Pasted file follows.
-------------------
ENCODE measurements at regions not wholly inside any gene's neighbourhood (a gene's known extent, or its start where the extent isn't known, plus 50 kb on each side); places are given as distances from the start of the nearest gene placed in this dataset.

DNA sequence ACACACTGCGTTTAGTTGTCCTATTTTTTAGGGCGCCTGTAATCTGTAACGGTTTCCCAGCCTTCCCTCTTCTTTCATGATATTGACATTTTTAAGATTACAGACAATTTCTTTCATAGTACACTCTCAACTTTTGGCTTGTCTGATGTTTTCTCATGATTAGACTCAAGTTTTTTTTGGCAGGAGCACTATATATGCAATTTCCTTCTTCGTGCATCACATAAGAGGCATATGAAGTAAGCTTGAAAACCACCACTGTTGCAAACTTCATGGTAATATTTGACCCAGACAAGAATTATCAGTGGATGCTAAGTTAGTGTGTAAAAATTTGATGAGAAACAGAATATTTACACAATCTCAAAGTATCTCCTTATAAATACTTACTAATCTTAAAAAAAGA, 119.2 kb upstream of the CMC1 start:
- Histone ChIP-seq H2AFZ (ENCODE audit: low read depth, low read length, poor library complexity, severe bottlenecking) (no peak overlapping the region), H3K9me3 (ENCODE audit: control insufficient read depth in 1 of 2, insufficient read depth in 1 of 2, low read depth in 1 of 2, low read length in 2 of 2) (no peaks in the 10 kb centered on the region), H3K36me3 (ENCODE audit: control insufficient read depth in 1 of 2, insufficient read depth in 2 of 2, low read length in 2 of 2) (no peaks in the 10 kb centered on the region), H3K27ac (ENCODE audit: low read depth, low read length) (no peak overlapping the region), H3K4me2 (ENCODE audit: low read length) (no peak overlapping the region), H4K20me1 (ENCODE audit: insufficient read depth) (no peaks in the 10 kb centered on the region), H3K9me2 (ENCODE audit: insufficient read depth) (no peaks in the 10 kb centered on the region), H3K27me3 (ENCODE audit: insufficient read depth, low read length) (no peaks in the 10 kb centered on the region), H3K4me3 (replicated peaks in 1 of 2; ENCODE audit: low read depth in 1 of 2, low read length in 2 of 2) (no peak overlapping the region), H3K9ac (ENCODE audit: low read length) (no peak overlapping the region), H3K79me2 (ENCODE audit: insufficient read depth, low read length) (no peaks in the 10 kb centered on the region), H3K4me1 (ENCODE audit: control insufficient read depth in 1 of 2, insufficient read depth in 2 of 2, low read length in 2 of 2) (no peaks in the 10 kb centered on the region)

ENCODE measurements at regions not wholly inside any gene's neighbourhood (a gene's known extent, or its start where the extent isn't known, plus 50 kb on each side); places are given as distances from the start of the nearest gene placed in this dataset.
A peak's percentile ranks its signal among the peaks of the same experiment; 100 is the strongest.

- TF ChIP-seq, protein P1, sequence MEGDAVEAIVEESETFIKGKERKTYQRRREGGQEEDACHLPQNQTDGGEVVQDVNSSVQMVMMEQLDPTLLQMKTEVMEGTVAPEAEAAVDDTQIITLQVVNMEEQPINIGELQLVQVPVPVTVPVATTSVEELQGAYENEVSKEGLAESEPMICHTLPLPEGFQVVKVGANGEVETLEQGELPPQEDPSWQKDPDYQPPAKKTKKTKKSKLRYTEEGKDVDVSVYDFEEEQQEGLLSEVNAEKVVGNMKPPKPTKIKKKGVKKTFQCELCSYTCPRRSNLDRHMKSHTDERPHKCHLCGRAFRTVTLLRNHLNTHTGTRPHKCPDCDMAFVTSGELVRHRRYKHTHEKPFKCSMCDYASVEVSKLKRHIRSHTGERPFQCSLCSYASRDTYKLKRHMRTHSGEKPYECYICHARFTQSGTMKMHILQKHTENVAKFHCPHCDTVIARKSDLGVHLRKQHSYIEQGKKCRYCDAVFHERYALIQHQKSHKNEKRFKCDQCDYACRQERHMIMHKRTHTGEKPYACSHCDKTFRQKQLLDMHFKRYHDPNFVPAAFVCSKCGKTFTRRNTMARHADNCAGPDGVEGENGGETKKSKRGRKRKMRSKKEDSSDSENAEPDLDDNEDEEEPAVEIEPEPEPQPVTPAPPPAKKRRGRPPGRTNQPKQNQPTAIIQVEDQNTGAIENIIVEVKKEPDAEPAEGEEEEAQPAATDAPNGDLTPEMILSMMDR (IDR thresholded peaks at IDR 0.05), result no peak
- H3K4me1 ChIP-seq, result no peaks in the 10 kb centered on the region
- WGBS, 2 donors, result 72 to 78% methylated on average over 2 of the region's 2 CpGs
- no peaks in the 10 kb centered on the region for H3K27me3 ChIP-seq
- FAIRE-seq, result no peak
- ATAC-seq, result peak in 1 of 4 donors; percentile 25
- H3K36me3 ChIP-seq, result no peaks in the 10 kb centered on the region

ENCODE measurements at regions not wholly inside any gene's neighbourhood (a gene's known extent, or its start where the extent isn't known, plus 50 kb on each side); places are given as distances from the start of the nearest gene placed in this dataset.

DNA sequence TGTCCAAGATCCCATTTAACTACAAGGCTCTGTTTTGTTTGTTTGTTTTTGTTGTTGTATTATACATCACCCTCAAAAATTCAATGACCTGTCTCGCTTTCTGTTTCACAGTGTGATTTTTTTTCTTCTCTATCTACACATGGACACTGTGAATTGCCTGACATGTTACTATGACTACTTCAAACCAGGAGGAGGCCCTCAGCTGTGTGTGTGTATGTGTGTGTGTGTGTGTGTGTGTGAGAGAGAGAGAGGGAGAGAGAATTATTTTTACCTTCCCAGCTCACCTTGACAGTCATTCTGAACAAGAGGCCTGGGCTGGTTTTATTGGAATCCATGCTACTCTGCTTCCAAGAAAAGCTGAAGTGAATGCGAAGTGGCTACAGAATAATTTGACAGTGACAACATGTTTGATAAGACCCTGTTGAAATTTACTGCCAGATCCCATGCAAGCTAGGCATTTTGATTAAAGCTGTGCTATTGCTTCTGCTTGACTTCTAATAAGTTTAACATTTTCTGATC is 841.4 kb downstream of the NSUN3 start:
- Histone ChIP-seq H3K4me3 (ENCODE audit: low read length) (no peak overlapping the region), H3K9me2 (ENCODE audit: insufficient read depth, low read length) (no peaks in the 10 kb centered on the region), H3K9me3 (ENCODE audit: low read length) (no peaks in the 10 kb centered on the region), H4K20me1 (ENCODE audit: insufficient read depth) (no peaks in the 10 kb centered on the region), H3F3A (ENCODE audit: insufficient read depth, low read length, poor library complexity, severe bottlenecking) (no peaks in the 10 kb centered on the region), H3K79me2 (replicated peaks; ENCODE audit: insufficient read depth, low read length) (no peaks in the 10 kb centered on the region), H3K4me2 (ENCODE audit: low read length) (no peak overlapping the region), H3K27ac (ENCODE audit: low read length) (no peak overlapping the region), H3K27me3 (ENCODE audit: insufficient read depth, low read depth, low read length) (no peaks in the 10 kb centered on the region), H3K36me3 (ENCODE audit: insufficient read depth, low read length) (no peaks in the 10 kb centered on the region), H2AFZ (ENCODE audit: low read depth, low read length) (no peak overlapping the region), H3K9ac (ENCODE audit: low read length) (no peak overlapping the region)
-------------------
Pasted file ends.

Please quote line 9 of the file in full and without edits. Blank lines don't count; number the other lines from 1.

- no peaks in the 10 kb centered on the region for H3K27me3 ChIP-seq